Professionally Serving
the Valley Since 1999

Did you know that all honey bees come from the Old World? Before Europeans discovered the Americas, both continents had no honey bees.

First, European colonists brought the honey bee we’re most familiar with (the European honey bee) to the Americas in the 1600s and 1700s. Then in the 1950s, beekeepers brought African honey bees to Brazil-the bees that became known as killer bees. The beekeepers hoped that the hardier variety of bee would better adapt to the tropical climate in South America.

But the honey bees went wild and invaded Brazilian rain forests by 1957. They spread throughout South America and reached the United States in October of 1990. On the journey, the bees bred with the more mild-mannered European honey bees to produce a new variety of bee: Africanized honey bees.

The Africanized honey bees are more aggressive, defensive, and persistent than European honey bees. That makes them more difficult for professional beekeepers to work with, and it also makes them more dangerous around ordinary people.

Let’s go over the physical and behavioral differences between Africanized and European honey bees.

European Honey Bees

European honey bees have more calm demeanors than their Africanized brothers. Although you still want to avoid disturbing a hive, European bees tend to cause less damage and exhibit less aggression.

  • Fill or cover all holes 1/8-inch in diameter or larger in trees, structures and block walls.
  • Caulk cracks in wall, in foundation and in the roof.
  • Check where the chimney meets the house for separation and make sure chimneys are covered properly.
  • Put window screen over drains, attic vents, and irrigation valve boxes.
  • Remove any trash or debris that might serve as a shelter for bees, such as overturned clay pots, automobile parts, tires, old appliances, cardboard boxes, or stacks of crates.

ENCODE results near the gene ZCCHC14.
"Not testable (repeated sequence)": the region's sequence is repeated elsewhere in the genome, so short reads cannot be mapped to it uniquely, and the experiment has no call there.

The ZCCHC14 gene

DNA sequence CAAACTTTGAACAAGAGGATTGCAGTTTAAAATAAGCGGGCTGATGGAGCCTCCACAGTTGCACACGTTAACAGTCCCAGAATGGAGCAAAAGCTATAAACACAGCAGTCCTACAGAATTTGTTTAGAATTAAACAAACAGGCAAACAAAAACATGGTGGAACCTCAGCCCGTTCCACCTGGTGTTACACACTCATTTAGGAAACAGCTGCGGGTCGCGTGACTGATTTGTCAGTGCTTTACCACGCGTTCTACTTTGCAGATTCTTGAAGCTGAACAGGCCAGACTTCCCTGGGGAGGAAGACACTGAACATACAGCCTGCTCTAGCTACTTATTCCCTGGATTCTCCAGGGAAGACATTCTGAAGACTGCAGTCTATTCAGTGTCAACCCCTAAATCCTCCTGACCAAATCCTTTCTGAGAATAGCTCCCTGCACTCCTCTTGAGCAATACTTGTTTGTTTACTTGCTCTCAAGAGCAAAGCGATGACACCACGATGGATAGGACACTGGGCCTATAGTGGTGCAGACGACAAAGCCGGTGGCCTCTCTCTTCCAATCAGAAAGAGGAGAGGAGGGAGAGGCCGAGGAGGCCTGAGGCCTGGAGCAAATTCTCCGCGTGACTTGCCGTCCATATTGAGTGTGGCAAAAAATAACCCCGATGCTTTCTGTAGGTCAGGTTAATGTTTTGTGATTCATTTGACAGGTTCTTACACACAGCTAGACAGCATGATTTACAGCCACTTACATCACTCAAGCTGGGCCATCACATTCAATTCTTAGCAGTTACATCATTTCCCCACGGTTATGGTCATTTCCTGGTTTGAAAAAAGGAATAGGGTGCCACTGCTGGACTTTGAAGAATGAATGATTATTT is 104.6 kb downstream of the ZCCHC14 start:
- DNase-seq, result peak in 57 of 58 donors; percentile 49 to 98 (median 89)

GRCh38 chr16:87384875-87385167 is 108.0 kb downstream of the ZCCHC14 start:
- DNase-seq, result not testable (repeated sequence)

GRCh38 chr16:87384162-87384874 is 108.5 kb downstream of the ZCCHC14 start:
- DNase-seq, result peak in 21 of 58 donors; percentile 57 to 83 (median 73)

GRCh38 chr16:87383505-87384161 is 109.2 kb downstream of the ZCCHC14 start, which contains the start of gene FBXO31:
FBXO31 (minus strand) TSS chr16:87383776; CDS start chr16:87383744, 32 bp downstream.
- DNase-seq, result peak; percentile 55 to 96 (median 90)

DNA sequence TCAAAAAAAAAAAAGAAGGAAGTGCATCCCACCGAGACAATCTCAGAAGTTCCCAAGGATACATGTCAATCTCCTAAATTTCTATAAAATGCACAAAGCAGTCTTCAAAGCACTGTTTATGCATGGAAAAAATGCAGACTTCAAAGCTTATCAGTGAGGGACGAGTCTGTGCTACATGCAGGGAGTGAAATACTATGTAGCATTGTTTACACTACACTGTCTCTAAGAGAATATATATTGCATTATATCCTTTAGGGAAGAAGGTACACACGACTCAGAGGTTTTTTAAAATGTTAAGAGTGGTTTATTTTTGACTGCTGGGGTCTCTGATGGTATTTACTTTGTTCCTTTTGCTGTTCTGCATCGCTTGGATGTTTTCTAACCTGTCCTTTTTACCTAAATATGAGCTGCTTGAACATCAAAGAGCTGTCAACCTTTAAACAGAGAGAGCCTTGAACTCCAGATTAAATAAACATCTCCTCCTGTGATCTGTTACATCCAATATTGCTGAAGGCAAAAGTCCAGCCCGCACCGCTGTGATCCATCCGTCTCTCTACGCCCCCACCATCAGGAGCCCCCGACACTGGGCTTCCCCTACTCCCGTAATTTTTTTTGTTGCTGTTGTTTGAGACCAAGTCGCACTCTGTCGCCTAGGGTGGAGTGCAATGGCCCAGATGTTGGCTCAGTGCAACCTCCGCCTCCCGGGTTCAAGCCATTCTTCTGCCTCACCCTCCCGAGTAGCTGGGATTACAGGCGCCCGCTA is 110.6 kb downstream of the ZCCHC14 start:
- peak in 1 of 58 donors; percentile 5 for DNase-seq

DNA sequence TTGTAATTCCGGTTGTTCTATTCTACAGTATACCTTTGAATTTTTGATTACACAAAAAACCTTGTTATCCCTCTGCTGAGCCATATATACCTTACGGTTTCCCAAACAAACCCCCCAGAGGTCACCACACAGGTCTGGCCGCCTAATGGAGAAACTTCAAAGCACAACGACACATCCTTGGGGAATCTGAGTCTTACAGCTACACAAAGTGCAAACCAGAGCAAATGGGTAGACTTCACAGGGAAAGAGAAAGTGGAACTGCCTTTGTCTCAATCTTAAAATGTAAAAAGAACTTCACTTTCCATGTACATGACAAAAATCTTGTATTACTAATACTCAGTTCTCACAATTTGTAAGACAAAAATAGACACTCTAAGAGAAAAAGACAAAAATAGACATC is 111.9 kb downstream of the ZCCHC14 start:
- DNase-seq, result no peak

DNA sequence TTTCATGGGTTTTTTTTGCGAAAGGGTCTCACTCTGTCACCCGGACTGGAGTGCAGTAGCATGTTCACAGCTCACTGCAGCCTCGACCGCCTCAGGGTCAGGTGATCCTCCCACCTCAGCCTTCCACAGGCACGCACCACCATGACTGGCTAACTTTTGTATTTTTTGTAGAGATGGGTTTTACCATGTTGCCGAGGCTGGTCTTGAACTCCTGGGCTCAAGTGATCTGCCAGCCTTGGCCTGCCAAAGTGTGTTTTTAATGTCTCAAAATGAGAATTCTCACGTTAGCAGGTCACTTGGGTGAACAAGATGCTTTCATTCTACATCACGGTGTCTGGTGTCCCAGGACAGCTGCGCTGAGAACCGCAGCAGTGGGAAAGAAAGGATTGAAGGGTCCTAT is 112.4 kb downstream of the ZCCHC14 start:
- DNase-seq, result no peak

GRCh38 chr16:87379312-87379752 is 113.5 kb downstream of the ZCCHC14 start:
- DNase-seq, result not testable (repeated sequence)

• Fill or cover animal burrows in the ground.
  • Make sure window and sun screens are tight fitting.
  • Keep shed doors tightly closed and in good repair and exercise caution when entering buildings that are not used frequently

Africanized Honey Bees

To contrast, Africanized honey bees are far more defensive of their nests. They breed faster, are harder to find, and are more aggressive than the mild European honey bee.

  • The bees can send out several hundred guard bees in response to disturbances up to 40 yards away.
  • Once they’re agitated, the bees remain defensive for days instead of hours.
  • A disturbed Africanized colony may sting a disturber 6-10 times more than a disturbed European colony.
  • The bees swarm 10 or more times each year.
  • The swarms are much smaller. Sometimes they’re as small as a softball or a coffee cup. That means their nests take up less volume.
  • Most of the time they only need a cavity of 1-5 gallons to nest.
  • The bees often abandon their nests and move to a better nesting location.
  • The bees choose underground cavities to nest. They also don’t need the space to be dry or clean-they often choose moist, dirty locations.
  • They choose unprotected, exposed locations for their nests.
  • The bees require only a small group to start a new colony, so the nests are difficult to find until they are disturbed

Is There Any Way to Tell the Bees Apart?

Physically, Africanized honey bees look just like European honey bees. Usually you have no way to tell the two breeds apart without viewing their behavior. Unfortunately, the only way to observe their behavior involves causing aggression, which is not advisable. If you find any bees on your property or in the wild, call a professional exterminator to identify and solve the problem.

Why Are Africanized Bees Taking Over?

Unfortunately, because Africanized honey bees are so aggressive, they often drive the more mild European honey bees from the habitat humans have created for them. Not only that, but they have faster growth rates, they can produce more nests, and they produce more drones per colony than European honey bees do. Since they often relocate their nests, they also take over European honey bee nests and replace European queens with Africanized queens.

But the most important reason that Africanized honey bees are driving out the European honey bees is that the European honey bees tend to mate with the Africanized variety in higher numbers. Africanized honey bees produce more drones per colony, which means that they produce more potential mates for the queens than European colonies do. On top of that, European honey bee queens prefer to mate with Africanized drones over European drones.

Whenever an Africanized bee mates with a European bee, they tend to produce more Africanized bees. The African honey bee genetic traits are more dominant than the European honey bee traits. Since the Africanized bees are more powerful, aggressive, and attractive than their European counterparts, they’ve taken over the American Southwest.

What Can You Do?

If you find a swarm of bees or a nest, don’t hesitate to call a professional. A qualified exterminator will be able to tell you if you have a nest of European honey bees or Africanized “killer” bees. Then they’ll take care of the problem for you.